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This year, The Lawyer’s annual ranking of the largest UK law firms by turnover is available as an interactive, digital benchmarking tool. For the first time this will allow you to manipulate each data set against the metrics of your choice.
Slaughter and May has frozen staff salaries at this year’s levels, following similar moves by Clifford Chance and Freshfields Bruckhaus Deringer.
The firm said wages for the 2009-10 financial year would stay at current levels for all employees because of “the difficult and uncertain” economic climate.
Effectively this represents a pay cut for associates as they will not progress to the next pay band despite gaining a year of post qualification experience.
Executive partner Graham White also said that Slaughters had avoided making redundancies so far, but did not rule out cutting jobs in future.
He said: “The firm’s activity levels have held up well in the current economic climate and the team here’s working very hard. Nevertheless, we do need to take into account the uncertain outlook for the economy and the pressures being experienced by many of our clients.”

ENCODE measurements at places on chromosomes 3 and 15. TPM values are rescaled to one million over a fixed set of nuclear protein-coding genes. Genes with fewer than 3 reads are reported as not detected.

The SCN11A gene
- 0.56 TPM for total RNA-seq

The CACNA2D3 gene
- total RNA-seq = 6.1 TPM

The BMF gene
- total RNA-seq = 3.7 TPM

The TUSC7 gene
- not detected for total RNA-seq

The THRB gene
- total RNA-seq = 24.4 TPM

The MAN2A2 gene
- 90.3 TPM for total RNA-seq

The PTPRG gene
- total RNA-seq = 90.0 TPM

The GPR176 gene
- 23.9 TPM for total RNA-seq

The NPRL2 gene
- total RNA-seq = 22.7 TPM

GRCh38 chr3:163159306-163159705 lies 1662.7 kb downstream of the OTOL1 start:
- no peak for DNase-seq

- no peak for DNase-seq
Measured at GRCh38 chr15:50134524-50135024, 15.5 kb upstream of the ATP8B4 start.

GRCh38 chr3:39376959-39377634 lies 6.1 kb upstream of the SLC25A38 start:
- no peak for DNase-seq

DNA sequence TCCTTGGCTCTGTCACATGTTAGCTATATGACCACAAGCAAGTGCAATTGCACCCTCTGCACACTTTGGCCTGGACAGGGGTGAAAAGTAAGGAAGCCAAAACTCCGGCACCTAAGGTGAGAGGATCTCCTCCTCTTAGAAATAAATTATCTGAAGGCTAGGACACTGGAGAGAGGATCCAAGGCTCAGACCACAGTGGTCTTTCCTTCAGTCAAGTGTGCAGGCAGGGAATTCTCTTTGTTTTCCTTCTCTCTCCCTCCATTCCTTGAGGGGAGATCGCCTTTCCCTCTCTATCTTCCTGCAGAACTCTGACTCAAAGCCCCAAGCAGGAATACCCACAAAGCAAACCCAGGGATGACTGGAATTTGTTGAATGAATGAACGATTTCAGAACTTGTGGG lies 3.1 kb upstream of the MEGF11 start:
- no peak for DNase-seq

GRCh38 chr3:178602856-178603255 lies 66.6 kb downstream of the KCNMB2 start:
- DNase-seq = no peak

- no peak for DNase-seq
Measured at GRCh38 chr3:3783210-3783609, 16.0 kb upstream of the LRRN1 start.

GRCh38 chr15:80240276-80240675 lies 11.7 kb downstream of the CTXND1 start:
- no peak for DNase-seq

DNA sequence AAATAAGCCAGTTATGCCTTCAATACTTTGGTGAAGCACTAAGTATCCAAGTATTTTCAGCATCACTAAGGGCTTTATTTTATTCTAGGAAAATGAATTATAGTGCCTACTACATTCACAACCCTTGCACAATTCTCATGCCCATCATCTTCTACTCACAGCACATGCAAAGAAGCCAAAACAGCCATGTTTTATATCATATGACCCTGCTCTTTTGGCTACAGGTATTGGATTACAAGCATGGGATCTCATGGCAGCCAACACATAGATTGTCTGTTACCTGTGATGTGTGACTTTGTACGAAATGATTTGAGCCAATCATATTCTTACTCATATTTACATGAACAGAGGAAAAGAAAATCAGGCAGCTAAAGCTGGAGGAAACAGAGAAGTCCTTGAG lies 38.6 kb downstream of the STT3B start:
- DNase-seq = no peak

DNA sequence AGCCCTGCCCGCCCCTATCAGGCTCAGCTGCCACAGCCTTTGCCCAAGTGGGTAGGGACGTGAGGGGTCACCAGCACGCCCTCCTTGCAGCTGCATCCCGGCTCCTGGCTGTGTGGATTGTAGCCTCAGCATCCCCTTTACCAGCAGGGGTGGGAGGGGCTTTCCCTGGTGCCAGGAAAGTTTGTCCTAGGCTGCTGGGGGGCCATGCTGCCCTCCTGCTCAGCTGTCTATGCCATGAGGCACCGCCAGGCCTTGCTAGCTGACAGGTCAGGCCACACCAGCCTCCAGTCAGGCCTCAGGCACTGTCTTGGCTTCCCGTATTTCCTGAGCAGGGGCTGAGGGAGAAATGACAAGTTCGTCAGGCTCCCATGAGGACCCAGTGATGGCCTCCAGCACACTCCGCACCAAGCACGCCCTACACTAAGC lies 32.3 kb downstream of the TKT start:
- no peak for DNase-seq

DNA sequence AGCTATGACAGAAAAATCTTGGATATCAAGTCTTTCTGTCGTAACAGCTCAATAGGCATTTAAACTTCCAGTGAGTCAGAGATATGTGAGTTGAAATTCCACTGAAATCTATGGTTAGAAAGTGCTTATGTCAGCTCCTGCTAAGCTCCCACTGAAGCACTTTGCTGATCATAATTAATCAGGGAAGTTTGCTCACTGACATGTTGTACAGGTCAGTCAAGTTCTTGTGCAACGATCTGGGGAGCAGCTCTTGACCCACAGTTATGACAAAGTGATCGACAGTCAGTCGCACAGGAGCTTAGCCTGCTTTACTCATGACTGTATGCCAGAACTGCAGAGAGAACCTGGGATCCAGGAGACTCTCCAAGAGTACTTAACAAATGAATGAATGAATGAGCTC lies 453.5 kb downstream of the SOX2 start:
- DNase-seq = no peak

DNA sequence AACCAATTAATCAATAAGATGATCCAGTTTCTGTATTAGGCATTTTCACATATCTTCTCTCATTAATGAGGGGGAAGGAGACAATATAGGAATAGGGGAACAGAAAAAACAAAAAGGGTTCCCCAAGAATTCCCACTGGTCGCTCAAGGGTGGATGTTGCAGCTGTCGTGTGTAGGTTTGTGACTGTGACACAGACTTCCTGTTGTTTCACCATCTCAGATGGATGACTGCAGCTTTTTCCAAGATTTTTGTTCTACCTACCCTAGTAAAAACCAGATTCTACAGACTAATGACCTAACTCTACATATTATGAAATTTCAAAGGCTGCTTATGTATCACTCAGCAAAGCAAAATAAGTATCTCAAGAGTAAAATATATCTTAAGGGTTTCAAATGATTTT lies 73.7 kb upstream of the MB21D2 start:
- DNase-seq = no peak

Trainee solicitor pay has remained the same at £38,000 and £43,000 for first and second years respectively. Meanwhile, though trainees who qualified in last month (March) will earn £66,000 the rate for those who are due to qualify in September is yet to be determined.
On Tuesday, Clifford Chance also announced that it is reversing salary bands for its junior lawyers, effectively freezing wages at current levels until 2010 (31 March).
In February, Freshfields became the first major firm to unveil a pay freeze (9 February).
Slaughters said in its announcement that it would not be deferring start dates for its future trainees.
White added: “We’re confident that, by controlling our costs effectively in this way, we’ll be in the best possible position to weather the economic situation.”
Slaughters has two salary reviews per year the last being in November 2008.